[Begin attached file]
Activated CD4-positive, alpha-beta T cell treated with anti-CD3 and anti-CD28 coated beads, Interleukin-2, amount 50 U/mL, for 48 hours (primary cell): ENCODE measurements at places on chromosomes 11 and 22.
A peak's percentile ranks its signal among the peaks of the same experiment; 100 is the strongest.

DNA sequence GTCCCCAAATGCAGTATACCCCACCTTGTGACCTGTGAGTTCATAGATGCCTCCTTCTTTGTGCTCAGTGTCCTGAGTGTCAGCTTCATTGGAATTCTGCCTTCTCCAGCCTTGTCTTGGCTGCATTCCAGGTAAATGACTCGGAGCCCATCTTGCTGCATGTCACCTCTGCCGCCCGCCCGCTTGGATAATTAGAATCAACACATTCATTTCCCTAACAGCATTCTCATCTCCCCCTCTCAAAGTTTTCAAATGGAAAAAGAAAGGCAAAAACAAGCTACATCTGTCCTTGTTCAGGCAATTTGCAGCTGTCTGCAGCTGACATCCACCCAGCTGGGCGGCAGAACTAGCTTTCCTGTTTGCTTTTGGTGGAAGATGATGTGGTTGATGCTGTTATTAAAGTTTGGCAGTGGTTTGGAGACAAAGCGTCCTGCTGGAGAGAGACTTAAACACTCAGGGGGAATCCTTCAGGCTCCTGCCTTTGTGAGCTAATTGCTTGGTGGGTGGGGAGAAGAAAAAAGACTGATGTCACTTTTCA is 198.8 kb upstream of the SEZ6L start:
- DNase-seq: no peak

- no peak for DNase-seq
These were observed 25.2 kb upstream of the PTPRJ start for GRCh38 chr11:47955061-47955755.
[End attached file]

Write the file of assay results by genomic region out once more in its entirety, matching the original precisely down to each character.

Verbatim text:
Activated CD4-positive, alpha-beta T cell treated with anti-CD3 and anti-CD28 coated beads, Interleukin-2, amount 50 U/mL, for 48 hours (primary cell): ENCODE measurements at places on chromosomes 11 and 22.
A peak's percentile ranks its signal among the peaks of the same experiment; 100 is the strongest.

DNA sequence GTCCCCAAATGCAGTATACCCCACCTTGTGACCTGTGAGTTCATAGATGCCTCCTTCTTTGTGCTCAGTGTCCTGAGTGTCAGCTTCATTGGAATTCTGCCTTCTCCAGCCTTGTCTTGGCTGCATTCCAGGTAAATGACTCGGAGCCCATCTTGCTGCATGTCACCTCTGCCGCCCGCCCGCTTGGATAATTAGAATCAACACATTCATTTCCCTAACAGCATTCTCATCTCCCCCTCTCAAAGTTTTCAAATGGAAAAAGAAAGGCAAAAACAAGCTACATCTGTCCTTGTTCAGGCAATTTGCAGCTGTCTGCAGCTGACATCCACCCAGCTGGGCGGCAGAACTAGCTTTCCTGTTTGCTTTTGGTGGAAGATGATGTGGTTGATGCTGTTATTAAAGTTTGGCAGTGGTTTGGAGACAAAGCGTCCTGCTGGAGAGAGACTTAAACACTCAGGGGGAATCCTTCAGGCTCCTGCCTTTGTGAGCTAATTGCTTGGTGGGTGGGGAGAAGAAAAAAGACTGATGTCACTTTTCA is 198.8 kb upstream of the SEZ6L start:
- DNase-seq: no peak

- no peak for DNase-seq
These were observed 25.2 kb upstream of the PTPRJ start for GRCh38 chr11:47955061-47955755.